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Hundreds turn out to pay respects to Denise Inge

Worcester Editorial 7th May, 2014 Updated: 19th Oct, 2016

THE ARCHBISHOP of Canterbury joined hundreds of mourners at Worcester Cathedral to pay their respects to Denise Inge, the Bishop of Worcester’s wife.

The 51-year-old, who lost her fight against cancer on Easter Sunday, was remembered on Tuesday (May 6) by a number of leading Church of England clerics including the Most Reverend Justin Welby and the Archbishop of York, the Most Reverend John Sentamu and almost 1,000 other people.

Bishop John was joined by their daughters Eleanor and Olivia at the service which gave thanks for Denise’s life – a life which was far too short a sermon read by the Dean of Worcester, the Very Reverend Peter Atkinson, said.

The reading, entitled Alleluia Is Our Song, described Denise as an “Easter Christian”.

“It was a short journey from Jerusalem to Emmaus, but it was a journey packed with purpose and meaning,” he said.

“Some journeys are like that. They don’t have to be long for a lot to happen. And today we also have in mind another journey, a short one – far too short – but still packed with purpose and meaning: Denise’s journey.

“And like the journey of the disciples on the road to Emmaus, Denise’s journey was one of hope, joy, pain, longing, questioning, discovering, and arriving.”

The Very Rev Atkinson also spoke of the love Denise had for her husband and children.

“If all of us have shared part of that road with Denise, none of us have done so more closely, more lovingly, or more intensely than her husband and her daughters,” he added.

“If Denise longed to live, it was to be wife to John and mother to Eleanor and Olivia.”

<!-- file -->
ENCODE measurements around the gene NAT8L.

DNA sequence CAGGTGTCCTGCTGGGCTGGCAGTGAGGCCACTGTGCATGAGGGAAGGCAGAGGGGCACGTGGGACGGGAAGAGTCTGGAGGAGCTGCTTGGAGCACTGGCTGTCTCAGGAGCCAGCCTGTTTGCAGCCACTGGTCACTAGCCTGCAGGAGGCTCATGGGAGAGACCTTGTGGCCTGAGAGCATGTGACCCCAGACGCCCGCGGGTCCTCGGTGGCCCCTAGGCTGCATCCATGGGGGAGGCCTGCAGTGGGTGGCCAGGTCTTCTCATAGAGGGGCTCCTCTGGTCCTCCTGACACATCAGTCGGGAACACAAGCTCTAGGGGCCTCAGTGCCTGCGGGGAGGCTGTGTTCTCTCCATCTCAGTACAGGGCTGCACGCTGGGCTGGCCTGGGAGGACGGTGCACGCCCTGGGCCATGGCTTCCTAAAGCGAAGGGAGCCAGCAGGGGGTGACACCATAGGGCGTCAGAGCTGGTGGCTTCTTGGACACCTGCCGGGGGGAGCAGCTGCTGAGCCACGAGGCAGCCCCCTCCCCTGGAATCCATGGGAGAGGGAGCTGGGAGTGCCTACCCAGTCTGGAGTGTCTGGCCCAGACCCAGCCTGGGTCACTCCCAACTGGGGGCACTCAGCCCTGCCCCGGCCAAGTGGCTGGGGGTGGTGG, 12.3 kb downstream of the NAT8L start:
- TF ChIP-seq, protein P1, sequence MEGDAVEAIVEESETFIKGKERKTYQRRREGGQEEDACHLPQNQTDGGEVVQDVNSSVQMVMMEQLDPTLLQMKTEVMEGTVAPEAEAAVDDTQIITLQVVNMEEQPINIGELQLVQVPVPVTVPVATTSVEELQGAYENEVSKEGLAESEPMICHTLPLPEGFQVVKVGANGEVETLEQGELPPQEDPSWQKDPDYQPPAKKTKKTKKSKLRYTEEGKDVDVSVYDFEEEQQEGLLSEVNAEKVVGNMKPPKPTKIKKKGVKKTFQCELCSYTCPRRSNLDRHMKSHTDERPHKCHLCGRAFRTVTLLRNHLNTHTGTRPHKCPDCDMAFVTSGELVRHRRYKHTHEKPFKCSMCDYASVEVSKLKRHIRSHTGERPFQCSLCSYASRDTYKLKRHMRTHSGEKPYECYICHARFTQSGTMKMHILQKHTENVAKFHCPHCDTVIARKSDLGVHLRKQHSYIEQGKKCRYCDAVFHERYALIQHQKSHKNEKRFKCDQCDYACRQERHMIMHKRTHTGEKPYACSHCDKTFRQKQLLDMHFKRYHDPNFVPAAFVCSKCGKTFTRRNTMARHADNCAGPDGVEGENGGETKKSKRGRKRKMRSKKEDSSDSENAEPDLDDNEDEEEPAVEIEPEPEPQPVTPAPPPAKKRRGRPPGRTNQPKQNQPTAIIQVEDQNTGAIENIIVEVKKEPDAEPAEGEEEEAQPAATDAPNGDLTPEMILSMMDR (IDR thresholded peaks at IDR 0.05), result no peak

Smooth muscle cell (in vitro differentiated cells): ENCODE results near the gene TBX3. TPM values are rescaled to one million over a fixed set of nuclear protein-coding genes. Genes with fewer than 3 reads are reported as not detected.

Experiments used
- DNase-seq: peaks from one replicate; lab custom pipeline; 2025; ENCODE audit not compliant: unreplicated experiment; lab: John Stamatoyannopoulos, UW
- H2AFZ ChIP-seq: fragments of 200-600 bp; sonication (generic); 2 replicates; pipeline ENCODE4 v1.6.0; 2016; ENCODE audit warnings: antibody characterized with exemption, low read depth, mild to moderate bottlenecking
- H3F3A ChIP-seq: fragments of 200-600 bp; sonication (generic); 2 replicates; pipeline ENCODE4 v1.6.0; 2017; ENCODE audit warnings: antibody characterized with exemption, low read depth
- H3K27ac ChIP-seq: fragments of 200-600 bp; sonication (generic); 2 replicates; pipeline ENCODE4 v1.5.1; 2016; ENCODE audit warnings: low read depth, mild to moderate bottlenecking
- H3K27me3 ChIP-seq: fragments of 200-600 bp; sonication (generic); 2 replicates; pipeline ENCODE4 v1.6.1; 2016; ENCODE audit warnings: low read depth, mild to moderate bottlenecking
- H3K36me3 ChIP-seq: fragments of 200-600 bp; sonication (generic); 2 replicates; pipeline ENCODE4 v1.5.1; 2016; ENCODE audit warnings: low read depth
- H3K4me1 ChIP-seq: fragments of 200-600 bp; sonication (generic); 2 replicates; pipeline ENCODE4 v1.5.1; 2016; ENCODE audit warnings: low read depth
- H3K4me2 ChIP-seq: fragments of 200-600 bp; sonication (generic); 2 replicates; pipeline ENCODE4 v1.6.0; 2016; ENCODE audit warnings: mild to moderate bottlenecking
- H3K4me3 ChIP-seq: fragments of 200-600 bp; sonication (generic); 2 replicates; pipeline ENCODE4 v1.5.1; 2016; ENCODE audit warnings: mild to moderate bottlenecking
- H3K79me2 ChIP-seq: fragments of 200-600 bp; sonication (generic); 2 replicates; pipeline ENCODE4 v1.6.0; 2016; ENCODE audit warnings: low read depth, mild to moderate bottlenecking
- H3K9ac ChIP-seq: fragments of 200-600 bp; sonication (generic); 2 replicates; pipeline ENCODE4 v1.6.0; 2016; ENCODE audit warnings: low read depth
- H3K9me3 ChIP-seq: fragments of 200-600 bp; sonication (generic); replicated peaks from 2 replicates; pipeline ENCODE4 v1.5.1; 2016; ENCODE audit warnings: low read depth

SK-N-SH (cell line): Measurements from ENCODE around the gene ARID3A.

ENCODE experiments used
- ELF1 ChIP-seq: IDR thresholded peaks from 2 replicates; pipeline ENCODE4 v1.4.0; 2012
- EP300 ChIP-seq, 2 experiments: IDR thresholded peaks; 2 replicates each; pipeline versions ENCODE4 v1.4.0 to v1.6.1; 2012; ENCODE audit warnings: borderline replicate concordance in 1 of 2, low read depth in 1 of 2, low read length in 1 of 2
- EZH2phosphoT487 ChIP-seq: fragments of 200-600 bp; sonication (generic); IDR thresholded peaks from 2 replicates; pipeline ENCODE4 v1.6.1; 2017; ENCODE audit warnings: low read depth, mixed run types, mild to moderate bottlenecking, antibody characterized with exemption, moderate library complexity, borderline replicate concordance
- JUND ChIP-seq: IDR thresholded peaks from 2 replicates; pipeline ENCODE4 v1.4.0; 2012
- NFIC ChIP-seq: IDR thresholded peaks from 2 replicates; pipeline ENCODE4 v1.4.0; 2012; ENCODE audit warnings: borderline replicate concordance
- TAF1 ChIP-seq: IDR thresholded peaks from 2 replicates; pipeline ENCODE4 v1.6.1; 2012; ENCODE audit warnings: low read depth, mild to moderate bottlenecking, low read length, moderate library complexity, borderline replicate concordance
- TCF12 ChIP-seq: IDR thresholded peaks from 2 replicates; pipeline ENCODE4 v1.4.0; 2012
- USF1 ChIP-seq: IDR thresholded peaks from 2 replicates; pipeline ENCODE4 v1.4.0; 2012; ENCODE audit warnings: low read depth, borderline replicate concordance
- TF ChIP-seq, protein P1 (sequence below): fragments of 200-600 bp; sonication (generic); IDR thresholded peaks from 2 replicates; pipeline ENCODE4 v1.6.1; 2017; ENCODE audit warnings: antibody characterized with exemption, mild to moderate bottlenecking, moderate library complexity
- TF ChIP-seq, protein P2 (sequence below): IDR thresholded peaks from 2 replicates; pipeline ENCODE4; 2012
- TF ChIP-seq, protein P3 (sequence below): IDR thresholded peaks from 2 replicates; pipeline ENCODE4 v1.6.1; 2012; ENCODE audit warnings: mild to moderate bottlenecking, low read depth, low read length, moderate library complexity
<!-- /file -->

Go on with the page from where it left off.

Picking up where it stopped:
The sermon also spoke of her knowledge about the priest and poet Thomas Traherne, a subject which she had become a respected authority on.

There was also laughter in the Cathedral as the Dean recited the couple’s trip to Israel earlier this year.

“Three months ago, during that gracious respite of her disease, John and Denise with many others from this diocese made a pilgrimage to the Holy Land,” he said.

“You have all seen the picture of Denise and John standing, hand in hand, trousers rolled up, shin-deep in the River Jordan, looking for all the world like a pair of children on holiday – which they were.

“Denise’s smile proclaims the faith of one who is not afraid of the journey’s end.”

The service also saw members of Denise’s church, All Saints, sing as people entered the Cathedral and Dr Helen Farish read an extract from A Tour of Bones, a book written by Denise which is set to be published in November.

At the end of the service, Denise’s coffin was carried through the west door by her three brothers and brother-in-law followed by Bishop John and their daughters.

Money raised from a retiring collection will go to Berega Hospital in Tanzania.

A private burial service took place in Bredwardine, Herefordshire, on Wednesday (May 7).

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